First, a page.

In a groundbreaking development, surgeons have regenerated the epidermis – the uppermost layer of the skin – of a 7-year-old child who was on the verge of death as a result of a lethal skin disease. The new layer of skin – which is fully functional and covers around 80% of the child's body – has enabled him to make a recovery.
The genetically inherited disease – called Junctional Epidermolysis Bullosa (JEB) – causes skin to become fragile, leading to blisters and chronic wounds that can severely affect quality of life, and often lead to skin cancer. The problems stem from mutations in three genes -LAMA3, LAMB3 or LAMC2 – which affect a protein called laminin-332 that is found in the epidermis.
According to the authors of a study detailing the new treatment from the University of Modena, Italy and Ruhr University in Bochum, Germany, the patient in question had a particularly severe form of the disease and had "almost completely lost his epidermis". Pain resulting from his condition was so severe that doctors had prescribed him morphine.
Tobias Rothoeft, from the burns centre at Ruhr University hospital in Bochum, said: "We got this kid transferred in summer 2015 from another hospital that is not a burns centre. He was admitted there because he had developed an infection in which he rapidly lost nearly two thirds of his body surface area. When he was admitted to our burns centre, he was in a septic state, so we had a lot of problems at that stage keeping this kid alive."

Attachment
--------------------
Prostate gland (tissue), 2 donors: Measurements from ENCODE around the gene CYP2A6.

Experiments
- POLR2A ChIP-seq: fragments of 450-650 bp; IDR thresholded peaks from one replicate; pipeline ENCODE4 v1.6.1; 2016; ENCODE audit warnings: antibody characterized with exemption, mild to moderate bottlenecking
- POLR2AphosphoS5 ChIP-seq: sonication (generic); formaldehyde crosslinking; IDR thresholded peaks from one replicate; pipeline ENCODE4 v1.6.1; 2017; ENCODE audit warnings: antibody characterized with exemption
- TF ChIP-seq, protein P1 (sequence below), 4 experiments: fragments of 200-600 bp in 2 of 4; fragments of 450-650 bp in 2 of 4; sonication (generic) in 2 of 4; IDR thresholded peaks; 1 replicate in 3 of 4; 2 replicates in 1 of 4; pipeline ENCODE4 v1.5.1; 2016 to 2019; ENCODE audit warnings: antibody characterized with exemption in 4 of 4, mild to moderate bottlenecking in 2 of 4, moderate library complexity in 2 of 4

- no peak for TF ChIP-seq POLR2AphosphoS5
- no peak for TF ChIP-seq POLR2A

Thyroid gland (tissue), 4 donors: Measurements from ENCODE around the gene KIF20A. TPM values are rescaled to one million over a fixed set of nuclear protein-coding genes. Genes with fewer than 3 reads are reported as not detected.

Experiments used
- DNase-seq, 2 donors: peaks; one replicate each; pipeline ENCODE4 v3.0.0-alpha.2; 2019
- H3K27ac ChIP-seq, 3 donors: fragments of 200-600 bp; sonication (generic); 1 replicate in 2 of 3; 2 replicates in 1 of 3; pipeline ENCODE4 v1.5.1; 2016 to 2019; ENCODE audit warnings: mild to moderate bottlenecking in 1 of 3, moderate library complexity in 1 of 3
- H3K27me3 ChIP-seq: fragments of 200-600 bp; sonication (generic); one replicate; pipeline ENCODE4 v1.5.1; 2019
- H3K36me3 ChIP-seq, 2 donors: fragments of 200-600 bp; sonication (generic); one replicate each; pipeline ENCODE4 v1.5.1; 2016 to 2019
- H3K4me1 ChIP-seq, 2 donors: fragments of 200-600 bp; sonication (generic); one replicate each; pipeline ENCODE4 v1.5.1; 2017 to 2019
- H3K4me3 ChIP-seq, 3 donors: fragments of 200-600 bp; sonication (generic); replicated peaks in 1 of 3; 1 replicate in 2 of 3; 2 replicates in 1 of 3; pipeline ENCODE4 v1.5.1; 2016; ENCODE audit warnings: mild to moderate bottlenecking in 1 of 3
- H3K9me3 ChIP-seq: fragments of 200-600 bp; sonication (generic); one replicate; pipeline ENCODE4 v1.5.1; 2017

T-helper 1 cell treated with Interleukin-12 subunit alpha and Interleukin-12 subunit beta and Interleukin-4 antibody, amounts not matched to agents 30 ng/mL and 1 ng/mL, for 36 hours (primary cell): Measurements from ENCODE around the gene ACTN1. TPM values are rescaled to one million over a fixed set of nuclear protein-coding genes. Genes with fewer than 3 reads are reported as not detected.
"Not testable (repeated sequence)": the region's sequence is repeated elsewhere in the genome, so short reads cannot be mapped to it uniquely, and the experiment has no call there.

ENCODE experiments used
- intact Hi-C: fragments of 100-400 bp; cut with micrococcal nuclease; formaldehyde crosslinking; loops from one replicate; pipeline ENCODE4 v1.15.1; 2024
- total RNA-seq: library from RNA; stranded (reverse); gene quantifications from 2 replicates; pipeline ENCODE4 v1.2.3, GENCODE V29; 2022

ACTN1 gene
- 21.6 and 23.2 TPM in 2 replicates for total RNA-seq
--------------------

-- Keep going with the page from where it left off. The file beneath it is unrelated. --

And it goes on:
At first doctors tried various treatments, including taking skin from the boy's father and grafting it onto the child. "After nearly 2 months we were absolutely sure that we could do nothing for this kid and that he would die," Rothoeft said.
"So, we discussed if we would change the treatment to a palliative care approach, but the parents then asked us to try anything we could. We studied the literature again and approached doctor [Michele] De Luca and his team and he promised us he could give us enough skin to heal this kid."
The doctors used an experimental treatment that involves genetically modified epidermal cells. The team took stem cells from an area of the patient's skin with no blisters and used this to grow new sections of epidermis that contained the non-mutated from of the gene, LAMB3.
This new layer of skin was then grafted onto the patient's body piece by piece. Over the next 21 months, the regenerated epidermis healed successfully without blistering.
De Luca, from the University of Modena, said that the new epidermis "looks basically normal" and the patient is able to live a regular life. "All the clinical, biological and molecular parameters are fine, his epidermis is stable, robust, doesn't blister at all and the functionality is quite good." In addition, the new epidermis is able to heal and grow normally.
Doctors had previously treated two patients with JEB by transplanting genetically modified, however this was only done on a small area of skin.
Details of the new treatment are published in the journal Nature.